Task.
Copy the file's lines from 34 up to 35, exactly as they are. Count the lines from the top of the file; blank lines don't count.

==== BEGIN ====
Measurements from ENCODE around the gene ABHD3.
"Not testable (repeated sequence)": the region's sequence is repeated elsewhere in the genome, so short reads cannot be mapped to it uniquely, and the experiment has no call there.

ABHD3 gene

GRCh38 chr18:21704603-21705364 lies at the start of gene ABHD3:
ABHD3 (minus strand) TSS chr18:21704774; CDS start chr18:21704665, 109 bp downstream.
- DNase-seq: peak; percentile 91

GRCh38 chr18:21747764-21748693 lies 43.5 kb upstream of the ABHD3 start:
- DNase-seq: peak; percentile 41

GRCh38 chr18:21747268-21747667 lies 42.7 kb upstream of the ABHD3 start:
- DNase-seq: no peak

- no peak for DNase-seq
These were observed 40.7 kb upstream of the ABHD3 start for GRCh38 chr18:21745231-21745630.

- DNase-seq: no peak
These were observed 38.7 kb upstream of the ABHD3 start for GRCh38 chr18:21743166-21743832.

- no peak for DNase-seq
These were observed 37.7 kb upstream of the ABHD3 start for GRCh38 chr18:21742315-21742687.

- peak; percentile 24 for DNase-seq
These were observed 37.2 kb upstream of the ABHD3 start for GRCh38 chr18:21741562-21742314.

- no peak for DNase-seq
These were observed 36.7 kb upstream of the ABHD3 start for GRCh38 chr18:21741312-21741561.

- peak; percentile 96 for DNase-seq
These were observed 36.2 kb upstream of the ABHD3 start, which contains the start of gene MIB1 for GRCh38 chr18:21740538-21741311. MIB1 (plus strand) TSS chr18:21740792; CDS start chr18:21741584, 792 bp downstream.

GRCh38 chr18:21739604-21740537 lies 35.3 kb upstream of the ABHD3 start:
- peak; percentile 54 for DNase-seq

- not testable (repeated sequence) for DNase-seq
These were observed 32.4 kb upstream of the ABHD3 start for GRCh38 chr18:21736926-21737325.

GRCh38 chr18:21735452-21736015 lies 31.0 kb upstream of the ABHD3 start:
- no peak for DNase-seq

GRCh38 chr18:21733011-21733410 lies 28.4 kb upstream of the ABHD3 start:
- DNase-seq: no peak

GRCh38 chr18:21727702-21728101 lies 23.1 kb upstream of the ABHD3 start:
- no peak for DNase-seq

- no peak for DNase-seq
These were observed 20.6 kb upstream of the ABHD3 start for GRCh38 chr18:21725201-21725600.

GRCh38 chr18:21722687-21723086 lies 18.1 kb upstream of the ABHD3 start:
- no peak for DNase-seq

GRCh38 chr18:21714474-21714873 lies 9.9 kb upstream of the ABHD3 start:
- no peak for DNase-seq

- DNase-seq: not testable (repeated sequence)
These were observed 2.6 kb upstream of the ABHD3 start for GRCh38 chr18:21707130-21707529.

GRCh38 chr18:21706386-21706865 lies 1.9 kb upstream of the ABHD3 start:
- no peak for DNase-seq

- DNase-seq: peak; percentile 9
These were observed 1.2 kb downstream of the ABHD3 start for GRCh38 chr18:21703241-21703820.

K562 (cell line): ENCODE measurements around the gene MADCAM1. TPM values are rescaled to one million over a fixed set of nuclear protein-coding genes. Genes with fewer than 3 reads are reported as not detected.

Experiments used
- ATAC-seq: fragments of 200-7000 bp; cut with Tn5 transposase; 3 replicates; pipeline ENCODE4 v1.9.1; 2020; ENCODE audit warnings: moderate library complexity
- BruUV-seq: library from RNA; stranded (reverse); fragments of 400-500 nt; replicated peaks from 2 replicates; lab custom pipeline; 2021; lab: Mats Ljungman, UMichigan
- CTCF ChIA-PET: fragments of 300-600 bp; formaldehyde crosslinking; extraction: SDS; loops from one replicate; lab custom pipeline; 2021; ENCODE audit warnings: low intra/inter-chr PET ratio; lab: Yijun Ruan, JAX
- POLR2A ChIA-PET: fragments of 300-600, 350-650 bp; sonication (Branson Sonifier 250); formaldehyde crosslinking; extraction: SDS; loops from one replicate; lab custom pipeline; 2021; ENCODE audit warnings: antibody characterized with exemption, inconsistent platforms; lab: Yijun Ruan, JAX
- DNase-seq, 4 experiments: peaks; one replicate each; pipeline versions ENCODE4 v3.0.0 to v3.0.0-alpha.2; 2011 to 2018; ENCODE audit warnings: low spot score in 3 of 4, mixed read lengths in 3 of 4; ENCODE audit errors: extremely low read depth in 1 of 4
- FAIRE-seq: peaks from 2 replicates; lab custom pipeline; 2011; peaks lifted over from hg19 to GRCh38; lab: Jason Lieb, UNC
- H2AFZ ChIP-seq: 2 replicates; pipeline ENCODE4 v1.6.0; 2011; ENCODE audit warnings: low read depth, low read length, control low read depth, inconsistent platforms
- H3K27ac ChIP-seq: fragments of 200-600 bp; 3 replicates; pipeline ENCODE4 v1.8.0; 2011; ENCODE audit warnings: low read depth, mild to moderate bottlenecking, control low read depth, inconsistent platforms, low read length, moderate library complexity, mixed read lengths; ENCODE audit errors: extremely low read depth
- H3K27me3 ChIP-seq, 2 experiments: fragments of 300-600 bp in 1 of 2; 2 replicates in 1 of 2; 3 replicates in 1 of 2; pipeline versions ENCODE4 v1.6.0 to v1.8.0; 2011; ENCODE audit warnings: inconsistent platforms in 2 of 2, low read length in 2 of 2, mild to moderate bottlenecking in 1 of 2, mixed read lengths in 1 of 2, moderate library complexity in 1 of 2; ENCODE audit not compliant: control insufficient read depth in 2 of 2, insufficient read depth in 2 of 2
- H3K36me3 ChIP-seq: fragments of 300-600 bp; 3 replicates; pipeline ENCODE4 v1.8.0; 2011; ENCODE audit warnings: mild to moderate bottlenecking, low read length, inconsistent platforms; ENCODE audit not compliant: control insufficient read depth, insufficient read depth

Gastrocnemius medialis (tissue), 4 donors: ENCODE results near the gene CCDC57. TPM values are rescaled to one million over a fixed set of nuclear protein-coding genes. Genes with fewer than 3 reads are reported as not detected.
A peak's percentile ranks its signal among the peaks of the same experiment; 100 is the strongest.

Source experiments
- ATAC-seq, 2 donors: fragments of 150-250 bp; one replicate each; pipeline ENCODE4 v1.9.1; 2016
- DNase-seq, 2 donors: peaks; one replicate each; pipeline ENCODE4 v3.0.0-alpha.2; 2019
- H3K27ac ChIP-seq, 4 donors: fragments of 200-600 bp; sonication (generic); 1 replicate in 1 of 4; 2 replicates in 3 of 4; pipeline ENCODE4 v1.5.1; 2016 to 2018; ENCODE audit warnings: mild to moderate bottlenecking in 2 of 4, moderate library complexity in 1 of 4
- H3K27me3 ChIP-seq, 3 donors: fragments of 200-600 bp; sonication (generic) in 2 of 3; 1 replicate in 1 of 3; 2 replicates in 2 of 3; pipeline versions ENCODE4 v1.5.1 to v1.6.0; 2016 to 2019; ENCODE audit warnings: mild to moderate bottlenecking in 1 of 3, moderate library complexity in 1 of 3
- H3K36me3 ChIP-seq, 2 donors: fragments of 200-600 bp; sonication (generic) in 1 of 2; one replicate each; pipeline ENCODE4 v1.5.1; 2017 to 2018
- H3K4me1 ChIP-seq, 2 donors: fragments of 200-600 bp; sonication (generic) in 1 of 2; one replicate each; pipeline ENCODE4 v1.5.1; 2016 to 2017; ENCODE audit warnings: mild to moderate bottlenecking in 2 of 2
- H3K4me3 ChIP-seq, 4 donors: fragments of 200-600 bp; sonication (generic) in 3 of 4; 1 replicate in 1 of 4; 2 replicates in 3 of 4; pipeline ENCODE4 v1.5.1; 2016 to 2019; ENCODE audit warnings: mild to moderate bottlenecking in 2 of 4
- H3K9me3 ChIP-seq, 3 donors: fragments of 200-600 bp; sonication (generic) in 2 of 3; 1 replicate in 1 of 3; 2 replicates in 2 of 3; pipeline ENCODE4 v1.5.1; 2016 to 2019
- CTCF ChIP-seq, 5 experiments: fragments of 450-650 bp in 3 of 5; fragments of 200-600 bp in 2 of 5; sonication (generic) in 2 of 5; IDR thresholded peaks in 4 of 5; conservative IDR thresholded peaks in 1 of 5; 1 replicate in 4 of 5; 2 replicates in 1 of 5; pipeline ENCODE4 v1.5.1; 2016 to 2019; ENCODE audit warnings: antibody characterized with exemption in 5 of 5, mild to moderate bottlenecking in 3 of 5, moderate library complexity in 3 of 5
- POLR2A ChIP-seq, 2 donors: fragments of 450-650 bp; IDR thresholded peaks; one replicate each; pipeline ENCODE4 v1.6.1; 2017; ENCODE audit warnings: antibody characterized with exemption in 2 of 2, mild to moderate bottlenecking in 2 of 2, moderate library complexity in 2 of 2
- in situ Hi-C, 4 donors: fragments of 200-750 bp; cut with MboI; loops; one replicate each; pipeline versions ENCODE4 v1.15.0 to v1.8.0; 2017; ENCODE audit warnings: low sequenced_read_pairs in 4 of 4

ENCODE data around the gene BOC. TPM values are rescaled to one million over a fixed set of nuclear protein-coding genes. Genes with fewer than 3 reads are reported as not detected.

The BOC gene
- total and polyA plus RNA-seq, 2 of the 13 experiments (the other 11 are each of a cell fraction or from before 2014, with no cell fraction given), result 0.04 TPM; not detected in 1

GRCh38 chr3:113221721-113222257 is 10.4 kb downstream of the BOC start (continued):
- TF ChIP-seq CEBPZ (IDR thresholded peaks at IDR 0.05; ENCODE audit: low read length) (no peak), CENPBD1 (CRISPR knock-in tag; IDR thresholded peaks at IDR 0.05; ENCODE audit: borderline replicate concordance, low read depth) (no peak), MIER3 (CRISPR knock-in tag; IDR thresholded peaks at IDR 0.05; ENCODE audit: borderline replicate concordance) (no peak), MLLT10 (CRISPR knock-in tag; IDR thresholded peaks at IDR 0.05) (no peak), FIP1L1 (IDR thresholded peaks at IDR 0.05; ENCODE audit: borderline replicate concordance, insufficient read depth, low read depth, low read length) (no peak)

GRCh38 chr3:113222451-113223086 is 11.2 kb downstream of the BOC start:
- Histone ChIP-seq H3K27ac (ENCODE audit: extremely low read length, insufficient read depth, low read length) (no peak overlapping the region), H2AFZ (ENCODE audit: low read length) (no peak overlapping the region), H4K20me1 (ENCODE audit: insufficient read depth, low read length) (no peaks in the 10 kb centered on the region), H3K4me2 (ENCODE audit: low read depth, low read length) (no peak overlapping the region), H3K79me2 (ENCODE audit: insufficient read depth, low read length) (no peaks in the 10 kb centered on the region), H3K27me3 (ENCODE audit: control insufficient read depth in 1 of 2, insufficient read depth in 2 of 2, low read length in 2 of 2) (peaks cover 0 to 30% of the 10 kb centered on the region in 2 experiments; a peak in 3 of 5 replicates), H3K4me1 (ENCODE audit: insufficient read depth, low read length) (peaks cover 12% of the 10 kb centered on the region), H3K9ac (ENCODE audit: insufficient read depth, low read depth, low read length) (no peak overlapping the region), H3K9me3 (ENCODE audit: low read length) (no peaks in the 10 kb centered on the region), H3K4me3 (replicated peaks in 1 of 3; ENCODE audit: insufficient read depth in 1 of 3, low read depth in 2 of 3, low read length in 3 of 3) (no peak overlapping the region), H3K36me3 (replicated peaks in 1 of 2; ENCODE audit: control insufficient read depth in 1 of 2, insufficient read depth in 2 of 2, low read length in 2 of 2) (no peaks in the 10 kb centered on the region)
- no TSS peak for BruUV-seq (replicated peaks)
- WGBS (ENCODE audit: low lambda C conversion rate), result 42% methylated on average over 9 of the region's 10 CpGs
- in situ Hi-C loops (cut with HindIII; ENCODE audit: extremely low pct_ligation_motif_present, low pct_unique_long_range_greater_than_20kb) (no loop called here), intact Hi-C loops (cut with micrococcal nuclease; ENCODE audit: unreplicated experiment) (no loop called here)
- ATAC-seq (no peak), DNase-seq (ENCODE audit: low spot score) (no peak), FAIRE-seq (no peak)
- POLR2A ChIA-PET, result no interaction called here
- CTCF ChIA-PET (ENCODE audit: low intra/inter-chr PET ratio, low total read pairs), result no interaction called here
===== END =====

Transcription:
These were observed 20.6 kb upstream of the ABHD3 start for GRCh38 chr18:21725201-21725600.

GRCh38 chr18:21722687-21723086 lies 18.1 kb upstream of the ABHD3 start: